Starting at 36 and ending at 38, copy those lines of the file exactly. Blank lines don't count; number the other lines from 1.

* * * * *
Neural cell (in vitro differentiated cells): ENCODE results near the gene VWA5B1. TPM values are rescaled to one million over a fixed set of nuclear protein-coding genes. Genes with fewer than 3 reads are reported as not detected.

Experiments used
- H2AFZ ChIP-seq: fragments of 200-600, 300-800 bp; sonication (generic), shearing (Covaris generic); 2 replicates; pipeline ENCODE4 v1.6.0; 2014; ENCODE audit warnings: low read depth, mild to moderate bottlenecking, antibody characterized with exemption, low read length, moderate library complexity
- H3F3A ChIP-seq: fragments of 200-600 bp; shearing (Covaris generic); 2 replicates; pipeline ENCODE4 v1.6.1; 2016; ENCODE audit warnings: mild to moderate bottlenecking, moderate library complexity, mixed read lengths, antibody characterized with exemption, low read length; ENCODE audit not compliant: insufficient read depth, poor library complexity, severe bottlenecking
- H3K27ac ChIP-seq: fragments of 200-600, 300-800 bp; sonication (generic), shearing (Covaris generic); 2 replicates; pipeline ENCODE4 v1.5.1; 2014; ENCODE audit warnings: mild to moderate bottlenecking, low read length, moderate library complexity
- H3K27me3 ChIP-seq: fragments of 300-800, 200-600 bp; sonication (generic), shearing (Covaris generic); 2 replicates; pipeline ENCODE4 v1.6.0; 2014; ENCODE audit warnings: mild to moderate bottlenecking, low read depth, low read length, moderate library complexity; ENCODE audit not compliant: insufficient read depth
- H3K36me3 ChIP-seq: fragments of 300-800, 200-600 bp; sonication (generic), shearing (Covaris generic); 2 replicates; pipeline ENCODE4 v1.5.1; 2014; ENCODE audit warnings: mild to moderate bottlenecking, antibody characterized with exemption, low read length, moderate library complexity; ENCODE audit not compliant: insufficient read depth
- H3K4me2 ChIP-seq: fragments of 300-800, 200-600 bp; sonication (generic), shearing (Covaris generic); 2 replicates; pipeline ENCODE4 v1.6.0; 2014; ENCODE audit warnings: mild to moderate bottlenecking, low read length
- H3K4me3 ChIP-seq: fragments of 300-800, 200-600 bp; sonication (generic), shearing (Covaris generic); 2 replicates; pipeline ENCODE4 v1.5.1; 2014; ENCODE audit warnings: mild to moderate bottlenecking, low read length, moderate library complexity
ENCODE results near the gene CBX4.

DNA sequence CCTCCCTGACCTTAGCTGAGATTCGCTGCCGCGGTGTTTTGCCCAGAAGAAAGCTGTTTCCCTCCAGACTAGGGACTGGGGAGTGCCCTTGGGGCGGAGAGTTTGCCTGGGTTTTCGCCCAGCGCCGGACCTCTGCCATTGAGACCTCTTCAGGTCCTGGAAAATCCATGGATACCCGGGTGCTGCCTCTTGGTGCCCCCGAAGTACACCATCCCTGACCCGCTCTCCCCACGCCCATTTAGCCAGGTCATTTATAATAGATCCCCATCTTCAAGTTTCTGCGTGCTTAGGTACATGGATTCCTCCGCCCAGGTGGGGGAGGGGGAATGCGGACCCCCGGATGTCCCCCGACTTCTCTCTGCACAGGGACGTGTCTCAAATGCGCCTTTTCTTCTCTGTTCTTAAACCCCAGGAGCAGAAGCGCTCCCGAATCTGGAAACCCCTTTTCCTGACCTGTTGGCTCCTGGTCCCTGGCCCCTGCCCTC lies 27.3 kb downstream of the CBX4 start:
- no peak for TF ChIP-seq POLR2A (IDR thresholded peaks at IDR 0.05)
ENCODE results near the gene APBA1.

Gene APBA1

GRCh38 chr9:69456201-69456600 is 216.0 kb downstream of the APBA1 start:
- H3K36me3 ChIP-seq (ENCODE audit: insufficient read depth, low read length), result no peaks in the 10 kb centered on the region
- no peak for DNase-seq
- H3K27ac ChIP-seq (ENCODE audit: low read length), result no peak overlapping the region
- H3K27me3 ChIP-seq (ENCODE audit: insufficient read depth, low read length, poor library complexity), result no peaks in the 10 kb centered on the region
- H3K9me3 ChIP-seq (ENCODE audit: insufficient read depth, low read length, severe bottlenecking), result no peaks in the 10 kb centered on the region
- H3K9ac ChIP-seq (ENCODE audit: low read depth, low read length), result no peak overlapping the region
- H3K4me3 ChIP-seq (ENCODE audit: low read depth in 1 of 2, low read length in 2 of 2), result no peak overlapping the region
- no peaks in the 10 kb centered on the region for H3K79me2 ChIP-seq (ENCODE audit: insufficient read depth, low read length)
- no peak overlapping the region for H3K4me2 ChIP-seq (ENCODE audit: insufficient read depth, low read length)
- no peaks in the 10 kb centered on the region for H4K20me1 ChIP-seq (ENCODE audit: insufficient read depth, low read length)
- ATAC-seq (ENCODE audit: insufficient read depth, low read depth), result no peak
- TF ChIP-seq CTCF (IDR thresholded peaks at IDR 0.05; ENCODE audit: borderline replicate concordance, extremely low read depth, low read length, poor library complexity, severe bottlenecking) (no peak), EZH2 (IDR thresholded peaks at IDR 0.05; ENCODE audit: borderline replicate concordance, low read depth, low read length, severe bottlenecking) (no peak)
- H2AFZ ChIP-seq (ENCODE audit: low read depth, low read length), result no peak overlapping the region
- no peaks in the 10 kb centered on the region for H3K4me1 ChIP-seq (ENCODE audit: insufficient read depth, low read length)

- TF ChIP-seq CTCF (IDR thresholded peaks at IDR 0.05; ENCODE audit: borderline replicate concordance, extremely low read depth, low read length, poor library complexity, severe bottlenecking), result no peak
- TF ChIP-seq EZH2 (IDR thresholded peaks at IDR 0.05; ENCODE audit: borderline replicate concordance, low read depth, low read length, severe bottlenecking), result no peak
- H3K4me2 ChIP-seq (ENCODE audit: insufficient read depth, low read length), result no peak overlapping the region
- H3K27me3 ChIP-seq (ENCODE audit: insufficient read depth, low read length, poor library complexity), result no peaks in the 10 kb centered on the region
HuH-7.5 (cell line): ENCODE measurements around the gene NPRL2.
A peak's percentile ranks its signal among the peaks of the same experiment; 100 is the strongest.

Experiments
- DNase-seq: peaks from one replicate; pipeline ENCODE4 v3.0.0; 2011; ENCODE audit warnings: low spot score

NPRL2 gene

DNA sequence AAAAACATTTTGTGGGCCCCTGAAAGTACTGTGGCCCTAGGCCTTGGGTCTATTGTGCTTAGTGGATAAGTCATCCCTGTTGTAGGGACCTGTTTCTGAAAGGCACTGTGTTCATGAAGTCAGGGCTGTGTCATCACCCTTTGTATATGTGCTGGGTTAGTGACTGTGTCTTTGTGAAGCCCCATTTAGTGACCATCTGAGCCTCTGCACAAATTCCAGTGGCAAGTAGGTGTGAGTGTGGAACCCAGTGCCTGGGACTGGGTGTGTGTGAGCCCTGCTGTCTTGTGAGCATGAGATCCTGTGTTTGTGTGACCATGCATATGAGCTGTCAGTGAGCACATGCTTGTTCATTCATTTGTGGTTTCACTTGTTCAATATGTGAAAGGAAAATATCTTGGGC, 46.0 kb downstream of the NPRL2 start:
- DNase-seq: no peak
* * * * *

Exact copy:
Experiments
- DNase-seq: peaks from one replicate; pipeline ENCODE4 v3.0.0; 2011; ENCODE audit warnings: low spot score

NPRL2 gene